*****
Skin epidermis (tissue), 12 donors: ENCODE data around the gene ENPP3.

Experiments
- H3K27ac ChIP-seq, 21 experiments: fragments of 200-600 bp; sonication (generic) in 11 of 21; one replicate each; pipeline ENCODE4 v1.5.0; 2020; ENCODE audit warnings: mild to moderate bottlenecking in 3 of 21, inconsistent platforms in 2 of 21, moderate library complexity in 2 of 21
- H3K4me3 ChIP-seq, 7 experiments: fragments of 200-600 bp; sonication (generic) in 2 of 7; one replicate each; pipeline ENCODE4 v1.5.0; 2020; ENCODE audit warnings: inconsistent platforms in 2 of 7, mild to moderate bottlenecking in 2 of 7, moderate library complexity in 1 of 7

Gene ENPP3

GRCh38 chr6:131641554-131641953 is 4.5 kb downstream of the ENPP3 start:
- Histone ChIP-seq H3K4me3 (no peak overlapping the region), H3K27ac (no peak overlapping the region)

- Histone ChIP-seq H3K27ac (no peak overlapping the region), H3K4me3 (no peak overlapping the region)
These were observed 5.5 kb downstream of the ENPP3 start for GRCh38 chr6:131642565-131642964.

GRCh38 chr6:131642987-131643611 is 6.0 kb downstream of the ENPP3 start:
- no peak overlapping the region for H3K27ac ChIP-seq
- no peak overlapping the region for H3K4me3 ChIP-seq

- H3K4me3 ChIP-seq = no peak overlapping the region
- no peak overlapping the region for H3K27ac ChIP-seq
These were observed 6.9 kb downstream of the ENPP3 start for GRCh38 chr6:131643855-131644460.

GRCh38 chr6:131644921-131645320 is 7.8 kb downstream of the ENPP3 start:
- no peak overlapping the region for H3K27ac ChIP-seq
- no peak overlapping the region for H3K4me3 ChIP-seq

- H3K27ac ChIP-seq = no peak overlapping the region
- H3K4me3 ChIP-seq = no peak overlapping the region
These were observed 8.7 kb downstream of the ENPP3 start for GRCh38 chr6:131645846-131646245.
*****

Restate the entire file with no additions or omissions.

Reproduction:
Skin epidermis (tissue), 12 donors: ENCODE data around the gene ENPP3.

Experiments
- H3K27ac ChIP-seq, 21 experiments: fragments of 200-600 bp; sonication (generic) in 11 of 21; one replicate each; pipeline ENCODE4 v1.5.0; 2020; ENCODE audit warnings: mild to moderate bottlenecking in 3 of 21, inconsistent platforms in 2 of 21, moderate library complexity in 2 of 21
- H3K4me3 ChIP-seq, 7 experiments: fragments of 200-600 bp; sonication (generic) in 2 of 7; one replicate each; pipeline ENCODE4 v1.5.0; 2020; ENCODE audit warnings: inconsistent platforms in 2 of 7, mild to moderate bottlenecking in 2 of 7, moderate library complexity in 1 of 7

Gene ENPP3

GRCh38 chr6:131641554-131641953 is 4.5 kb downstream of the ENPP3 start:
- Histone ChIP-seq H3K4me3 (no peak overlapping the region), H3K27ac (no peak overlapping the region)

- Histone ChIP-seq H3K27ac (no peak overlapping the region), H3K4me3 (no peak overlapping the region)
These were observed 5.5 kb downstream of the ENPP3 start for GRCh38 chr6:131642565-131642964.

GRCh38 chr6:131642987-131643611 is 6.0 kb downstream of the ENPP3 start:
- no peak overlapping the region for H3K27ac ChIP-seq
- no peak overlapping the region for H3K4me3 ChIP-seq

- H3K4me3 ChIP-seq = no peak overlapping the region
- no peak overlapping the region for H3K27ac ChIP-seq
These were observed 6.9 kb downstream of the ENPP3 start for GRCh38 chr6:131643855-131644460.

GRCh38 chr6:131644921-131645320 is 7.8 kb downstream of the ENPP3 start:
- no peak overlapping the region for H3K27ac ChIP-seq
- no peak overlapping the region for H3K4me3 ChIP-seq

- H3K27ac ChIP-seq = no peak overlapping the region
- H3K4me3 ChIP-seq = no peak overlapping the region
These were observed 8.7 kb downstream of the ENPP3 start for GRCh38 chr6:131645846-131646245.